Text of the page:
What made me extremely circumspect was that this fellow was described as a graduate of the Islamic University in Madeena in Saudi Arabia. This is the same institution from which Sheik Feiz Mohamad studied. But in the case of Mr Afroz Ali, no one has ever cited his qualifications, nor does he allow anyone to cite it.

When challenged to produce his qualifications, Mr Ali has always been reluctant to produce a copy of his degree from Madeena. Further, inquiries from the Madeena Islamic University have thus shown no one by his name has ever graduated from that university, though it is possible he may have used a different name.

I have asked Mr Ali on at least 3 occasions to advise me and show me his qualifications, both in private e-mail exchanges and in public debates online. Others have also made these requests. Thus far, he has been reluctant to show his qualifications.

It concerns me that Affinity Intercultural Foundation would allow to the podium someone whose claimed qualifications are yet to be proven, yet refuses the podium to accredited and qualified chaplains and scholars.

The highlight of the event was the speech of Osman Softic. Mr Softic is a graduate from the Faculty of Theology at the University of Sarajeva, and holds a Masters of International Relations from the University of NSW.

Mr Softic took the wind out of the sail of the hard-Left and the blind followers of Noam Chomsky by reminding the audience that the United States had saved Bosnia and Kosovo from near-oblivion. He also reminded them of the crimes of communism. His speech drew muted applause from many peace activists unprepared to recognise the evils of an ideology that have grown to love.

Mr Ali Roude read a speech that had been prepared for him. It was well-read. I am not sure who wrote it, but its content was clearly out of his league. I saw him after his lecture speaking with a journalist from the Sydney Morning Herald about Muslim community leadership and internal political issues.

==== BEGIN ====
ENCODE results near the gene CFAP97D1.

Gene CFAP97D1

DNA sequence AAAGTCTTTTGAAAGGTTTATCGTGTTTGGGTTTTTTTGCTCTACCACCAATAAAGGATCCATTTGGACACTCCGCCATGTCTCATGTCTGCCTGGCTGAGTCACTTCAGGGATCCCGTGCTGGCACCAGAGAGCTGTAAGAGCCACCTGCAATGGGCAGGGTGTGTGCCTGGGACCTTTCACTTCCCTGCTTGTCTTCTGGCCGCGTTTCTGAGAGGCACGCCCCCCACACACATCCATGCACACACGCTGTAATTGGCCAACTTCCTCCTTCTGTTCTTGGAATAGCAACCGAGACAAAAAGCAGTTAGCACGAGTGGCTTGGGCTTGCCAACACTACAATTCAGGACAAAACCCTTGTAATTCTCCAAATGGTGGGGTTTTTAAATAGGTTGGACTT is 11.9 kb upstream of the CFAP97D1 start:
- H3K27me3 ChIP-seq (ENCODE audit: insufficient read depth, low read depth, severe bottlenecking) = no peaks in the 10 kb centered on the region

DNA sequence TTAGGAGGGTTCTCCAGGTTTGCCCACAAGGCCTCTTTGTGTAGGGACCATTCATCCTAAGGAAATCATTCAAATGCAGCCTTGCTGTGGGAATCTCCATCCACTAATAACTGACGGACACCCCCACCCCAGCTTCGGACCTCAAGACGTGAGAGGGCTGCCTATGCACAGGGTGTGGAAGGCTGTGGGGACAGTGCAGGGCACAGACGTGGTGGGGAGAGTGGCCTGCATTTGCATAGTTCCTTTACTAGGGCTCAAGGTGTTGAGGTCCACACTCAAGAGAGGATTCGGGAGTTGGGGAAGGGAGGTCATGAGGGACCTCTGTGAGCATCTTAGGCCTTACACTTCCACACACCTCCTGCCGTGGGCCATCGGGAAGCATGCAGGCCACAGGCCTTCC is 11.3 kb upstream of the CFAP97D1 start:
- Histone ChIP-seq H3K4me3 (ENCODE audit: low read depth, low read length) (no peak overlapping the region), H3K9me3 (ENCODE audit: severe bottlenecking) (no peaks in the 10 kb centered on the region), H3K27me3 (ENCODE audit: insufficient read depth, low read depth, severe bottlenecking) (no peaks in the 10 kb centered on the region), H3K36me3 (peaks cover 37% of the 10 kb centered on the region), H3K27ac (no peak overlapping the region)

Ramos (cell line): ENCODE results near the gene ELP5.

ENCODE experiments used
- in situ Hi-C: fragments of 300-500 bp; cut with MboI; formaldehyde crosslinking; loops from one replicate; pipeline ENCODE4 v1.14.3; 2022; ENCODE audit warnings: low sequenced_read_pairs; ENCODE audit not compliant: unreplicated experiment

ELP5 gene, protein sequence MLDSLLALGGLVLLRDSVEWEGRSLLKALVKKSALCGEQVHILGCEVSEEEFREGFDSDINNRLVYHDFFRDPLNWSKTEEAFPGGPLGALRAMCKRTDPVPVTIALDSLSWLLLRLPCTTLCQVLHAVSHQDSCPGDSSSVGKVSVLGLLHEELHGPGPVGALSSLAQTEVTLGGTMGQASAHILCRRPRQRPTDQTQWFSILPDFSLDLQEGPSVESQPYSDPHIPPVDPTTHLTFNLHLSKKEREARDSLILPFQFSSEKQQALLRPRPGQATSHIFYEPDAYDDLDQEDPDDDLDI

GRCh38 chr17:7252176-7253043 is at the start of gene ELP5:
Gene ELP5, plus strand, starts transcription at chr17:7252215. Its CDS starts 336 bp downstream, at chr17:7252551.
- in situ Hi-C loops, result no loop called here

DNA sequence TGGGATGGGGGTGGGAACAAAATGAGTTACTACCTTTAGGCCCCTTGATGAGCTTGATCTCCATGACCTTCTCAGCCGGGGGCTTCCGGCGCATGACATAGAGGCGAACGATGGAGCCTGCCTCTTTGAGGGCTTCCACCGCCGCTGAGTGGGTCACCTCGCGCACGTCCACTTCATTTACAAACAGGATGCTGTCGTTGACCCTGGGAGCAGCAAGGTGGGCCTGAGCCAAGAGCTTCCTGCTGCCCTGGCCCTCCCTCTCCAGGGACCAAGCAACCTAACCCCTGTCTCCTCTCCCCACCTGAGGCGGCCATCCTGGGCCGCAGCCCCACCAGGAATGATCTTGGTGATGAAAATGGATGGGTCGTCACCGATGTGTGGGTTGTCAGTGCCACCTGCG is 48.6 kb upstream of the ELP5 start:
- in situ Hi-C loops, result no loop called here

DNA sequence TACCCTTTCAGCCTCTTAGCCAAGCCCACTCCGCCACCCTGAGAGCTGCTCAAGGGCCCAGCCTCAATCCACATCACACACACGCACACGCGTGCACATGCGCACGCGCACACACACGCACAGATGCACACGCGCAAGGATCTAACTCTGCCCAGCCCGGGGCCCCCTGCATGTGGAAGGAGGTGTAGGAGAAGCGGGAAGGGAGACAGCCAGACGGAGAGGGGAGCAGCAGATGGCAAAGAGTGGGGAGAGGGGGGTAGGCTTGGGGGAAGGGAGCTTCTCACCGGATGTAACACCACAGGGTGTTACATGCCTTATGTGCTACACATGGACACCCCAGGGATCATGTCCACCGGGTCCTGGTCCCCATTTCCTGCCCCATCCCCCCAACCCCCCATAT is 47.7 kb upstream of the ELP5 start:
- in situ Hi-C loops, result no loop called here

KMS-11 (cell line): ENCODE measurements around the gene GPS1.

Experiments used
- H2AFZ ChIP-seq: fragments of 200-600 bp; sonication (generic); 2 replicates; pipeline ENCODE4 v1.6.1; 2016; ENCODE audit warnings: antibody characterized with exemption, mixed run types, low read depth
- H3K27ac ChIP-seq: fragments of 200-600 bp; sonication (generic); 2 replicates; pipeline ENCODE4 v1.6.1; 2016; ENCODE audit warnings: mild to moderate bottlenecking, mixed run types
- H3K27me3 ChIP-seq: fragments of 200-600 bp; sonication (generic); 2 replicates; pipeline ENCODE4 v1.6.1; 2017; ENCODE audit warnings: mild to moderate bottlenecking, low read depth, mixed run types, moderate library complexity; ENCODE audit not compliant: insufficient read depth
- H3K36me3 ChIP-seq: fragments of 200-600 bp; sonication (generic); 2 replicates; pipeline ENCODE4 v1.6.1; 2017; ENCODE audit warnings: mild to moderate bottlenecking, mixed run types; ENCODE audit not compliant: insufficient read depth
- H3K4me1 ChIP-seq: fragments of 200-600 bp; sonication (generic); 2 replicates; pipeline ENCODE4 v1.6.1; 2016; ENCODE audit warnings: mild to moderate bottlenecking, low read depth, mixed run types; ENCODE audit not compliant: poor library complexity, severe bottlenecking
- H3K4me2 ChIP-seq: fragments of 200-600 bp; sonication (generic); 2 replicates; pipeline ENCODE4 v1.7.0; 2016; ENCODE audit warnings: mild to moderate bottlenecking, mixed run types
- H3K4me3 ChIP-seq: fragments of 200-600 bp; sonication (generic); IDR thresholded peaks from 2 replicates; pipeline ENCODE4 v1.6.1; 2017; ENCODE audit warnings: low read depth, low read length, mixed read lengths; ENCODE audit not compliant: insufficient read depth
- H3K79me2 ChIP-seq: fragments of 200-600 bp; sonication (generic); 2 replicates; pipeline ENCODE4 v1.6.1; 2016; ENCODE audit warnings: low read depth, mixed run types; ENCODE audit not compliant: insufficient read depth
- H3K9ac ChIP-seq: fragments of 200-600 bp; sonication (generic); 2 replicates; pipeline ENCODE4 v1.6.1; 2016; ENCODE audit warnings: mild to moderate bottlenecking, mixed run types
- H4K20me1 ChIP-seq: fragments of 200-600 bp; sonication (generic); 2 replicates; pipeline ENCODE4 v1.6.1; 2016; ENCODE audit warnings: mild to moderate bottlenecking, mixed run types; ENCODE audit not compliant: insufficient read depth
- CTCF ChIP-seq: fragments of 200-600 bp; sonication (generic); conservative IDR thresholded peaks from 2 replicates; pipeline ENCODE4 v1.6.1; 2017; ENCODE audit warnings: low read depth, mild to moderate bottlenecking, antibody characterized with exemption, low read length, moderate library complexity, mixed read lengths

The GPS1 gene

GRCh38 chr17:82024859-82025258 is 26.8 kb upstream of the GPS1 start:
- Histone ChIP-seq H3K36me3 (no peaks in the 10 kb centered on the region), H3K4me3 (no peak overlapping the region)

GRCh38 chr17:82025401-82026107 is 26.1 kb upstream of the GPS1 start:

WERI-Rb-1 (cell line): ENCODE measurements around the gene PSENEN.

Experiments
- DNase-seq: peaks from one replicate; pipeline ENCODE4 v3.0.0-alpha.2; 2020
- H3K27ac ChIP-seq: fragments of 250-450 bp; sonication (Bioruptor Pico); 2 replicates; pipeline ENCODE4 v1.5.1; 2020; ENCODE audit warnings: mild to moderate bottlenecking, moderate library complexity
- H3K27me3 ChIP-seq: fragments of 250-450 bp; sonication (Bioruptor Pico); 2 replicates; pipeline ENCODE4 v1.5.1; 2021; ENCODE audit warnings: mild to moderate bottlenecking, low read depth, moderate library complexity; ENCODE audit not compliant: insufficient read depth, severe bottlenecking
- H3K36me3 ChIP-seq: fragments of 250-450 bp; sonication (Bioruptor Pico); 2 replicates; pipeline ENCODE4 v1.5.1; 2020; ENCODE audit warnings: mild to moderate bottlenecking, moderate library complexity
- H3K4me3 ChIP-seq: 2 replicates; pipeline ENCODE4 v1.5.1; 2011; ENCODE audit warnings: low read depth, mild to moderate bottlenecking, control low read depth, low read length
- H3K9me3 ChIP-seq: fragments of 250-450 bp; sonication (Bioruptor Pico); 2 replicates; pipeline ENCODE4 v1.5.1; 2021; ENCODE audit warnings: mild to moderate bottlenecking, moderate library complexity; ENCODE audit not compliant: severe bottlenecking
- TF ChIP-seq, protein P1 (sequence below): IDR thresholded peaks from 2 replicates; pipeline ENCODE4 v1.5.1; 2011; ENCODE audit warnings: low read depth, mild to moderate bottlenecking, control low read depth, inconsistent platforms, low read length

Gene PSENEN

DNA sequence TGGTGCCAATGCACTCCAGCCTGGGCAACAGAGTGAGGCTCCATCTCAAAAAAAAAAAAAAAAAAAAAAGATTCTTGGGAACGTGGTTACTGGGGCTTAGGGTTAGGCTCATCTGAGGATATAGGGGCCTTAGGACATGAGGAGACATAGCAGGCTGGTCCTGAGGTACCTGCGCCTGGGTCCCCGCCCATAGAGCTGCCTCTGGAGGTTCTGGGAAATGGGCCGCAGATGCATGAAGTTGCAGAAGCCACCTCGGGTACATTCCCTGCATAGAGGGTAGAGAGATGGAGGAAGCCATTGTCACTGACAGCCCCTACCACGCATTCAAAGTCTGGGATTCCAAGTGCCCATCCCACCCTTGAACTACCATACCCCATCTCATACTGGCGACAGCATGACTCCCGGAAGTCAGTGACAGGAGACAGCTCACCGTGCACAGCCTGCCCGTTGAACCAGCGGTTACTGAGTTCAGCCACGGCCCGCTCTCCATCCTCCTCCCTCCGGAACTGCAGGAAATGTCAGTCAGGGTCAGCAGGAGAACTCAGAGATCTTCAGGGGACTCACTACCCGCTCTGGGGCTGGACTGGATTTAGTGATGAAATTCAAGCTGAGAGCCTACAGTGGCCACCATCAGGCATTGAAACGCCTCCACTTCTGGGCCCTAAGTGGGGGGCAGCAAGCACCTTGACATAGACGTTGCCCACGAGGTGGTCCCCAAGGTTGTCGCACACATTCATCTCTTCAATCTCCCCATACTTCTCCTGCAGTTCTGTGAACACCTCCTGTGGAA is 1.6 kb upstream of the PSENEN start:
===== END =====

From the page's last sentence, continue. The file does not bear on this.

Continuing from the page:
To think he and his Nada sister castigate me for hanging dirty linen on the line.

At its peak, the hall was half-full. It seemed that, following a controversial appearance by organisers on a tabloid TV show, many chose to keep away from the event. It seems the organisers have a long way to go before being able to manage the media. As one senior member of the Foundation said to me: “These Affinity people are well-intentioned but na├»ve. They have a long way to go yet before they will make any real difference.”

Affinity should be congratulated for at least trying to host an event. But in the end, it was little more than a selection of speeches given by people whom Affinity wanted to impress or curry favour from. There was little chance for audience participation. Indeed, at one stage it seemed the speakers and their families outnumbered the real audience.

© Irfan Yusuf 2005

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2 comments:

gulen harmony schools said...

With Gulen inspired schools, the curriculum is designed around the state-of-the-art technology and sciences whereas the extracurricular activities expose the children to global ethical and moral values.

gulen schools said...

It is good that charter schools have extracurricular activities. For those critics know, charters are like those famous universities, the only difference is the system of administration.